Chavarah- Jewish Community Learning

A blog of Jewish study and traditions. Notes from classes: Torah Study with Rabbi Marder, Toledot and Shabbaton as well as other details found of interest.

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Saturday, November 17, 2007

Speaking of getting FAT!

We charged ahead to Deuteronomy 32:15 today and spent our hour with Rabbi Citrin discussing the concept of ‘fat & kicked’.

While “Fat” describes our greed, overindulgence and gluttony; “Kicked” could refer to our rebellion, arrogance and haughty attitude.

We get ‘fat’ and forget to stay in shape both physically and spiritually.

The slogan of the day: “Lean and Mean Beats Fat and Sloppy” (how true)

So many images from this concept arise from the group:
Jess notes that it is like a baby as it grows and changes.
Janet points out that we need to learn the boundaries for living – because we are easily blinded by our own success.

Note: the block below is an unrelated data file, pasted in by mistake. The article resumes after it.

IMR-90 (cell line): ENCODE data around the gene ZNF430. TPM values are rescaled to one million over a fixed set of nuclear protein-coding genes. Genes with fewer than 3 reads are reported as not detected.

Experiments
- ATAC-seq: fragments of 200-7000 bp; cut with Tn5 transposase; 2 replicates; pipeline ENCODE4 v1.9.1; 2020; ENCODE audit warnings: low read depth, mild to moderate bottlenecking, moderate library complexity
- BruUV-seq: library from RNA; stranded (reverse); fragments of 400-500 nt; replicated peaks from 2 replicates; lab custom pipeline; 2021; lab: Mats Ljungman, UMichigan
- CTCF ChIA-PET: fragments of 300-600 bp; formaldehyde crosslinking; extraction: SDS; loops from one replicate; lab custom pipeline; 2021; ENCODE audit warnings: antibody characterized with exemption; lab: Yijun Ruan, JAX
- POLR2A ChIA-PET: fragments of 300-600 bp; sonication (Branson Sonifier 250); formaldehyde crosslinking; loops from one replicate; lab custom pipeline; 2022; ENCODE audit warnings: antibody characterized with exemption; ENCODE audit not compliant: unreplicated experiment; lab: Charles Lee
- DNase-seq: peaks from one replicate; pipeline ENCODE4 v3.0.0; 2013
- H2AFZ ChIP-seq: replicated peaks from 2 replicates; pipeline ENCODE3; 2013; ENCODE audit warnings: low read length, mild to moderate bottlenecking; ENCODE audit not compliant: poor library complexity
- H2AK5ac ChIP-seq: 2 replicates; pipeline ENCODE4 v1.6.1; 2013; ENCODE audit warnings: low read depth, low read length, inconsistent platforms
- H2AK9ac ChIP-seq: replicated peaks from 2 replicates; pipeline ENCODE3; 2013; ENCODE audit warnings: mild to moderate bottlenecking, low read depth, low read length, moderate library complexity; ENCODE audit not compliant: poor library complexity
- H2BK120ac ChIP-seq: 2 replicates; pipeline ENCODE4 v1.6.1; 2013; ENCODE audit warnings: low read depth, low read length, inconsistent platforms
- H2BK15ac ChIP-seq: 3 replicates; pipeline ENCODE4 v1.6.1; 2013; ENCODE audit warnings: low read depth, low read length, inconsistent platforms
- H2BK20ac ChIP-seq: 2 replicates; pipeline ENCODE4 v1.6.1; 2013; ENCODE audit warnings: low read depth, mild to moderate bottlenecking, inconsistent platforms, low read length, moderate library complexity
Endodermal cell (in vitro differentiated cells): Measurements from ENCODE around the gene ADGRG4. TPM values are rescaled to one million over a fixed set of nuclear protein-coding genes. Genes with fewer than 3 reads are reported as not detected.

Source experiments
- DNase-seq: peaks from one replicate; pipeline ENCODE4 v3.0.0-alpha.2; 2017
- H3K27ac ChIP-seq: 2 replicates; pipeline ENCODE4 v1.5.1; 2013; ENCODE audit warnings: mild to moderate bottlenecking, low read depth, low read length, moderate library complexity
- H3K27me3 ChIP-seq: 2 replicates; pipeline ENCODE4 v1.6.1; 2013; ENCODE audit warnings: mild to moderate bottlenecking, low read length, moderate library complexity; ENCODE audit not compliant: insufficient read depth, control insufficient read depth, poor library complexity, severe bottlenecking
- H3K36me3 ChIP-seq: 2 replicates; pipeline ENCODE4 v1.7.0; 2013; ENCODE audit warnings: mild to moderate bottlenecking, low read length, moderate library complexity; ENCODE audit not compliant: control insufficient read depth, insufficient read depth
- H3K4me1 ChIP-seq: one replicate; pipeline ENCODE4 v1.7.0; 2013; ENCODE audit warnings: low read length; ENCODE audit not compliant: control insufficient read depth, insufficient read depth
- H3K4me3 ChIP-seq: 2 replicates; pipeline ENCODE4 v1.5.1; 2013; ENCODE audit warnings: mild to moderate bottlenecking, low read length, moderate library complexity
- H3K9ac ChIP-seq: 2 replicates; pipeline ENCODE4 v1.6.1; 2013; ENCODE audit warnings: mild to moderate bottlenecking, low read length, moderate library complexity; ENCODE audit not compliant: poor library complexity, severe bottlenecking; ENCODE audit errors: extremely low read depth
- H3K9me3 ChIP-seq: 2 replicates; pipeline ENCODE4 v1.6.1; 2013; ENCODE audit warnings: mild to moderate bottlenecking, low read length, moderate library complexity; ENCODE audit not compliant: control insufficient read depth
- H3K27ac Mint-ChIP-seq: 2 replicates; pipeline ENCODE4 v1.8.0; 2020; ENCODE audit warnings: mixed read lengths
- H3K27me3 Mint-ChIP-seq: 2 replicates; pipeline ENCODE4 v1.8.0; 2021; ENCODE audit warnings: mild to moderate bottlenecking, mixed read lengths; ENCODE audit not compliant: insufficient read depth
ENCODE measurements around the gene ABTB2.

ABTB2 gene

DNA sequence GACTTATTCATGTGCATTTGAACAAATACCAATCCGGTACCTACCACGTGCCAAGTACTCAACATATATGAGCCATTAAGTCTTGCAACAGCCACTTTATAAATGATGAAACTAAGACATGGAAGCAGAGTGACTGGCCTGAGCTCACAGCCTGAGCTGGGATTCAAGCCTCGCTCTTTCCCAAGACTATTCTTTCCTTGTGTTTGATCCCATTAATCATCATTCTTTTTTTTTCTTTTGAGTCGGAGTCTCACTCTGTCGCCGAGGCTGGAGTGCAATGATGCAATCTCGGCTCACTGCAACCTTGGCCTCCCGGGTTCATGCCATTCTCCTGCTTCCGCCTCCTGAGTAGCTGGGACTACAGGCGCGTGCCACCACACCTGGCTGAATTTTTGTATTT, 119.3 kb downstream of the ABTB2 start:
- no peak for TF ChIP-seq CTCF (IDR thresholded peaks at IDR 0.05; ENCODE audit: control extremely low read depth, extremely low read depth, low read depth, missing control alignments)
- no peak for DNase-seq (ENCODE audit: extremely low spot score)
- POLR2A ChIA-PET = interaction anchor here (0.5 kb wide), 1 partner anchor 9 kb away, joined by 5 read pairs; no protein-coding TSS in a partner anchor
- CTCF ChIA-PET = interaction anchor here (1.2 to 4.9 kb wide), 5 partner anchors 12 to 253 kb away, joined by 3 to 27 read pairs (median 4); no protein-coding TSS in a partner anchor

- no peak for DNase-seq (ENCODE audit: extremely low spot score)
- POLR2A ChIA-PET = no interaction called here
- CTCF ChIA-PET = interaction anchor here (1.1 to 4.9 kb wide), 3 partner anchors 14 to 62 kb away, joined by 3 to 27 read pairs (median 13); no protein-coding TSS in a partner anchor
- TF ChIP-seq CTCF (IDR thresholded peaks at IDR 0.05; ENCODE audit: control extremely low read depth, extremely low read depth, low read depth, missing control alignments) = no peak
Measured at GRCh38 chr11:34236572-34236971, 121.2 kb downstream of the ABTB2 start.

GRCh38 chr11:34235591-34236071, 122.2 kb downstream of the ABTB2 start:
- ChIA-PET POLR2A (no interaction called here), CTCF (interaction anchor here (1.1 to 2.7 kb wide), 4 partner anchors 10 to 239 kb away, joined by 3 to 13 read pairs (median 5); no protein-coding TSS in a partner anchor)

Jerry looked at more recent history, when we become comfortable and complacent then unexpected things happen like in the ‘73 Yom Kippur war.
Sterling referenced that those who are lean and mean tend to get fat & sloppy.
Cantor Unterman reminded us that when we grow fat we take things for granted. We need to realize that it takes the whole world to make things happen.
Evan described our descent from “piety to sedition” and when we are ‘fat’ and really need less, then we don't follow our needs and the cycle continues.
We need to find a way to keep our values in synch with our reality.
Saul reminded us that only a comfortable person with say that being uncomfortable is a good thing! (not so good to be uncomfortable either)
And Lisa said that ‘prosperity leads to spiritual instability.

Wow – this is amazing insight to just that one line in the song!

The recurring theme throughout our history, beginning with Adam & Eve is that of Exile vs Security in the land.

The roll of food also is significant in this reference. Noted that we have a time of fasting as a way to prepare for conflict or significant events. (Esther was an example given)

The last word – we should not become static – it is important to be satisfied but also to continually strive to be better!